Hailing from the same families and schools, high-level technocrats in the state always tend to overlap with banking, business, and engineering elites, and are much more likely to champion ruling-class interests than to subvert them. But not only is such a notion far too vague to be sociologically defensible, it also obscures the real economic forces that created the financialized economy that Krein bemoans as the height of managerialism.
Managers untethered themselves from the nation for a reason. Krein also happens to ignore the bulk of global economic history since the s, in which external pressures shaped the direction of economic policy and the shifting topography of the national economy.
Though specific policy directions were political choices, there is no question that they were viewed as the best hope for maintaining competitiveness in an increasingly global economy. Krein is rightly critical of the posts financial sector and the sociopathic violence it has been allowed to visit both on smaller businesses and on American society in general. But as other thinkers have noted, few of the new right-populists seem interested in the economic forces that have buffeted American workers.
Much dearer to their hearts is a top-down imposition of a religious and racial vision of social cohesion. It was a generally accurate summation of the economic thinking that dominates both political parties. In fact, as others have pointed out , his whole political career is deeply indebted to this consensus: he takes money from the Koch brothers and the Club for Growth, two of the most aggressive supporters of the libertarian economic agenda he decries; he is a militant foe of labor unions, the primary economic force in US society empowering workers of all backgrounds; he opposes raising the minimum wage and hiking taxes on inherited wealth.
mobber.com/3856.php What social conservatives interpret as economic power tipping the scales in favor of progressive values is really a response to what the overwhelming majority of Americans believe: between 65 and 69 percent of Americans, in all ethnic demographics and regions of the country, support gay marriage, and a clear majority supports trans rights. The first step is to describe America as it is, not as nationalists and social conservatives wish it were.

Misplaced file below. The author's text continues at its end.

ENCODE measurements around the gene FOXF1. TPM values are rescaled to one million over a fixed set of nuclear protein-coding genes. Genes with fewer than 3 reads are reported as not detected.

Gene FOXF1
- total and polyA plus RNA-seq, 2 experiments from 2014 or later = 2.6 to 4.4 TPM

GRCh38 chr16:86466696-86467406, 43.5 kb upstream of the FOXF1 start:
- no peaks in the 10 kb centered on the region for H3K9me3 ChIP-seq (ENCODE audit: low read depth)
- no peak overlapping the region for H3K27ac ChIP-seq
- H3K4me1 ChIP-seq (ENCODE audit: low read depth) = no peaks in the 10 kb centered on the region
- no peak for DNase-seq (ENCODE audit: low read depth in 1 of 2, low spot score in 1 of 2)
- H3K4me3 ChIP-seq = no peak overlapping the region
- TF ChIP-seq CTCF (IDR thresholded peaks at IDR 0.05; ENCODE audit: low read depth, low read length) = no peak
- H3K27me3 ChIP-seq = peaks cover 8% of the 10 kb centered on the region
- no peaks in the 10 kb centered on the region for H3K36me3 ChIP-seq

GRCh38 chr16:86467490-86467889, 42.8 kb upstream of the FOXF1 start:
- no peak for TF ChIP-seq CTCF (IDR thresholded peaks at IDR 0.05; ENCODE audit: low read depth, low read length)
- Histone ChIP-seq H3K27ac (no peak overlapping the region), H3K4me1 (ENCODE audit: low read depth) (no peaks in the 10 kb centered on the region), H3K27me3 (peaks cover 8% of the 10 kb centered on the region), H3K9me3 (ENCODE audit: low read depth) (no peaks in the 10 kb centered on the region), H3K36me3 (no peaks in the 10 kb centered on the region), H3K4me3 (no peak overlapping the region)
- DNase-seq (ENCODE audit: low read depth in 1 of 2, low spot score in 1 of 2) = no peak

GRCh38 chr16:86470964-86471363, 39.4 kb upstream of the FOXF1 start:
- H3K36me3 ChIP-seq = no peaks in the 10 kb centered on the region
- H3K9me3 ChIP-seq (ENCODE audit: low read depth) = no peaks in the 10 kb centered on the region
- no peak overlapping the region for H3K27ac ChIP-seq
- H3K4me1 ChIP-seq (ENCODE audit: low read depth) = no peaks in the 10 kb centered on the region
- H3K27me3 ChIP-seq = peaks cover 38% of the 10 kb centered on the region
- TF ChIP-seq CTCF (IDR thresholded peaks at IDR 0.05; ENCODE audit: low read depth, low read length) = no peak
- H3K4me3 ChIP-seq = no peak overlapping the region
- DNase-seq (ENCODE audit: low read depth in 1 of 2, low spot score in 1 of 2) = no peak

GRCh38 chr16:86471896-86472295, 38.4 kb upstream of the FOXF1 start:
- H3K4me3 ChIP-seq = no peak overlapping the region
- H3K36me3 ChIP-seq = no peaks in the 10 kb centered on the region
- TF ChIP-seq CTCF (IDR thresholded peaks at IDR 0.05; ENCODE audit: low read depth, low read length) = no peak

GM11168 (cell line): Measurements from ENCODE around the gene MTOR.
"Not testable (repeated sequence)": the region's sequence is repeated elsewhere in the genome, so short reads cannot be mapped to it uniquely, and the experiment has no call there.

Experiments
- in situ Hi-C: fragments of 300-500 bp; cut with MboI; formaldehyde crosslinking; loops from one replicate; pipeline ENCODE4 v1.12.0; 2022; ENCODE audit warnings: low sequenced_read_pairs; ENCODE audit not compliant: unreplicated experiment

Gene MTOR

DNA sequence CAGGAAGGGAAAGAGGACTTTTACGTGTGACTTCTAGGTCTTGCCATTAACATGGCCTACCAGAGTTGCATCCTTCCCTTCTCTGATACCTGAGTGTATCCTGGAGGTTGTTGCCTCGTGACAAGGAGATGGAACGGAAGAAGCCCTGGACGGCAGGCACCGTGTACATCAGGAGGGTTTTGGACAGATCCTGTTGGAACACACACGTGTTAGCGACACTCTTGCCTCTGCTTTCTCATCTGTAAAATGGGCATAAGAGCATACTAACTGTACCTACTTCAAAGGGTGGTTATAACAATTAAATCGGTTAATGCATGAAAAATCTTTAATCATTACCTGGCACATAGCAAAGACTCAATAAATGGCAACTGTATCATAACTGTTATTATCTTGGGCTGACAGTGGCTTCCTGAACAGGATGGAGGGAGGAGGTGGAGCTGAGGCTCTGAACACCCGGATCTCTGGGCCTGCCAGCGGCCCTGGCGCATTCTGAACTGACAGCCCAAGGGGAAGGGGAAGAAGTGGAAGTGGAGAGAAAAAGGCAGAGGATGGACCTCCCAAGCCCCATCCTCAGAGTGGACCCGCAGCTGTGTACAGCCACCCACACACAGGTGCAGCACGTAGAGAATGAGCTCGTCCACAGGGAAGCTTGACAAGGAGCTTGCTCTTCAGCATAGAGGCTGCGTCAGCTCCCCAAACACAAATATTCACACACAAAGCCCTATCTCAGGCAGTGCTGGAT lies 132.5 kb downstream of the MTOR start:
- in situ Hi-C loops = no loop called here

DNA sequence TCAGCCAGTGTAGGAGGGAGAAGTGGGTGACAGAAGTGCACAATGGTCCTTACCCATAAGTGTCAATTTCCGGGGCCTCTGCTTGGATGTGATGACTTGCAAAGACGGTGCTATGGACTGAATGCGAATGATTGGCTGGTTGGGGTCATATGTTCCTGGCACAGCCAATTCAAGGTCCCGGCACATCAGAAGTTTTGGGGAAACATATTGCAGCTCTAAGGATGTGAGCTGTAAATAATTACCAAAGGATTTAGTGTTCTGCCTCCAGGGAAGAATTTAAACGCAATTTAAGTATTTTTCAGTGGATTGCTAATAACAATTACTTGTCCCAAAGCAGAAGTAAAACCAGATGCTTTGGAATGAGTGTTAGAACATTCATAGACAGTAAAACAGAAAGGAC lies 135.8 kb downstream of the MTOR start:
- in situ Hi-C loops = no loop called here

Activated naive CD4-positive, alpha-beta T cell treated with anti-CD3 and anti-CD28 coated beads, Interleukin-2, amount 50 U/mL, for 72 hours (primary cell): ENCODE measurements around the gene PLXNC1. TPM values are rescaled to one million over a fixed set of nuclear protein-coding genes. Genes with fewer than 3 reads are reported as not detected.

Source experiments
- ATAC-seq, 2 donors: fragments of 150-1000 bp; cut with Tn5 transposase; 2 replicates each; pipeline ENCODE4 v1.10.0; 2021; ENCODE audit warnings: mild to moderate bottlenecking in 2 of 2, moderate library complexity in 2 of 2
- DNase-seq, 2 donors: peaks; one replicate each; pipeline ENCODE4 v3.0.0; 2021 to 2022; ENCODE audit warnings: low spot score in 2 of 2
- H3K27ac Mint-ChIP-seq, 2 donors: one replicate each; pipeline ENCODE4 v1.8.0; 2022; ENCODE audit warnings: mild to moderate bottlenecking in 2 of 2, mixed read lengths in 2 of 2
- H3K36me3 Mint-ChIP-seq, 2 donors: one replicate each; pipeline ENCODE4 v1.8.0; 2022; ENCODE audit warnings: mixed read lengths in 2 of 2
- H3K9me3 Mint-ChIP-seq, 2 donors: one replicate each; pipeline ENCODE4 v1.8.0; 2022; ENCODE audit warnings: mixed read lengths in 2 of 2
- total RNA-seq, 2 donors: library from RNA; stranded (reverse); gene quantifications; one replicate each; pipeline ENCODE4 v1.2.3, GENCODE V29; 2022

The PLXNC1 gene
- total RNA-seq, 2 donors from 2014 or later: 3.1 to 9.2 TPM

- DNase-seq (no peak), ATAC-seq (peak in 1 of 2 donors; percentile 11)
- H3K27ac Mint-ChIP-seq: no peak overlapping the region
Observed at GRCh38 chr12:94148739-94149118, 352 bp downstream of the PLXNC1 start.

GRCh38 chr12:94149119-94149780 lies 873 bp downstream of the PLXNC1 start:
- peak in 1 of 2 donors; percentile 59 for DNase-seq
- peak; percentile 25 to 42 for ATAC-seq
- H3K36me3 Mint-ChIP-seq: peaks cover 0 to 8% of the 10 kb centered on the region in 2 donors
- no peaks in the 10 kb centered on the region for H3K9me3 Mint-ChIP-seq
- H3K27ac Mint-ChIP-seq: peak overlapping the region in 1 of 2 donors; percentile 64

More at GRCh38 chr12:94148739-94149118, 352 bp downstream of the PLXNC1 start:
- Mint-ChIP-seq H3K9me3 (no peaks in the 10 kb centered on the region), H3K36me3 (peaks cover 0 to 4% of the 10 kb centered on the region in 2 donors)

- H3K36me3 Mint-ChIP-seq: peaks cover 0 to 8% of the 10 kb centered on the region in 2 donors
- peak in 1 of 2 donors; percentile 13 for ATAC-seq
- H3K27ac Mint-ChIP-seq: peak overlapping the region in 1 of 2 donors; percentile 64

The vast majority of the American population lives in urban areas, not just on the coasts but also in the South, the West, and the Midwest.
Only three states out of fifty have majority rural populations, and those are almost evenly divided; most of the remaining forty-seven have overwhelmingly urban populations. The left-behind American laborer — in the conservative imagination, always implicitly a white man in middle America who hates immigration and political correctness — is more and more likely to be an urban woman of color working in retail or health care.
Franklin Foer is a staff writer for The Atlantic. Democracy Marxist philosophy Socialism Capitalism. But that is not the full extent of the damage being done to the Philippine polity. On page 60 in this issue, Peter Beinart describes how Democrats might alter their language and policies regarding immigration to broaden appeal without sacrificing their principles. Therefore, support must be transparent and nonpartisan, and those providing it will need to be prepared to take some heat. In fact, he has been recognized by one publication as "one of the world's foremost experts on campaigns against business.
In , only 59 percent of the working class was white, and half was female. Progressive strategists have constructed an elaborate network of foundations, advocacy groups, and other institutions to advance their agenda.
But where the conservatives relied on affirmative corporate support to help power their movement, the Progressive Left has used an anti-corporate strategy whose purpose is three-fold: 1. To reclaim the moral high ground of politics by challenging corporate power and influence. To leverage this influence over corporate decision-making to change the direction of American politics and public policy.
Biz War extends the argument of Manheim's book, The Death of A Thousand Cuts, by showing how anti-corporate campaigns have evolved from economically-oriented labor actions to ideological and programmatic political struggles. It details how the strategies and tactics crafted by organized labor are being employed with increasing effect by the political left.
The book will be of interest to students of contemporary American politics, strategic communication, political movements, and business management. Likewise it will help corporate executives and financial analysts understand more fully the proxy wars and other attacks against their companies.